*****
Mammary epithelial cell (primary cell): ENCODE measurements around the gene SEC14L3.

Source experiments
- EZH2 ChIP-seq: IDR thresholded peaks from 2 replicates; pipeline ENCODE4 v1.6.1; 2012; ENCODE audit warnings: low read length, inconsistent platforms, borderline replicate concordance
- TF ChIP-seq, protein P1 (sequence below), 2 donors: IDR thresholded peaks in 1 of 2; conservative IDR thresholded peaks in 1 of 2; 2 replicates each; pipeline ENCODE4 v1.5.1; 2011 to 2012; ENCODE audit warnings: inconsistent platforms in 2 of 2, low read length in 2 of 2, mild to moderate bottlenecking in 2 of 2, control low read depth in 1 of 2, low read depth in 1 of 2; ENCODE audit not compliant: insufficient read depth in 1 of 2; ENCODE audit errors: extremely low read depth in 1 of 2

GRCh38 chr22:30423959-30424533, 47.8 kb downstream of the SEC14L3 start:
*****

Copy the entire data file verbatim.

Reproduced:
Mammary epithelial cell (primary cell): ENCODE measurements around the gene SEC14L3.

Source experiments
- EZH2 ChIP-seq: IDR thresholded peaks from 2 replicates; pipeline ENCODE4 v1.6.1; 2012; ENCODE audit warnings: low read length, inconsistent platforms, borderline replicate concordance
- TF ChIP-seq, protein P1 (sequence below), 2 donors: IDR thresholded peaks in 1 of 2; conservative IDR thresholded peaks in 1 of 2; 2 replicates each; pipeline ENCODE4 v1.5.1; 2011 to 2012; ENCODE audit warnings: inconsistent platforms in 2 of 2, low read length in 2 of 2, mild to moderate bottlenecking in 2 of 2, control low read depth in 1 of 2, low read depth in 1 of 2; ENCODE audit not compliant: insufficient read depth in 1 of 2; ENCODE audit errors: extremely low read depth in 1 of 2

GRCh38 chr22:30423959-30424533, 47.8 kb downstream of the SEC14L3 start: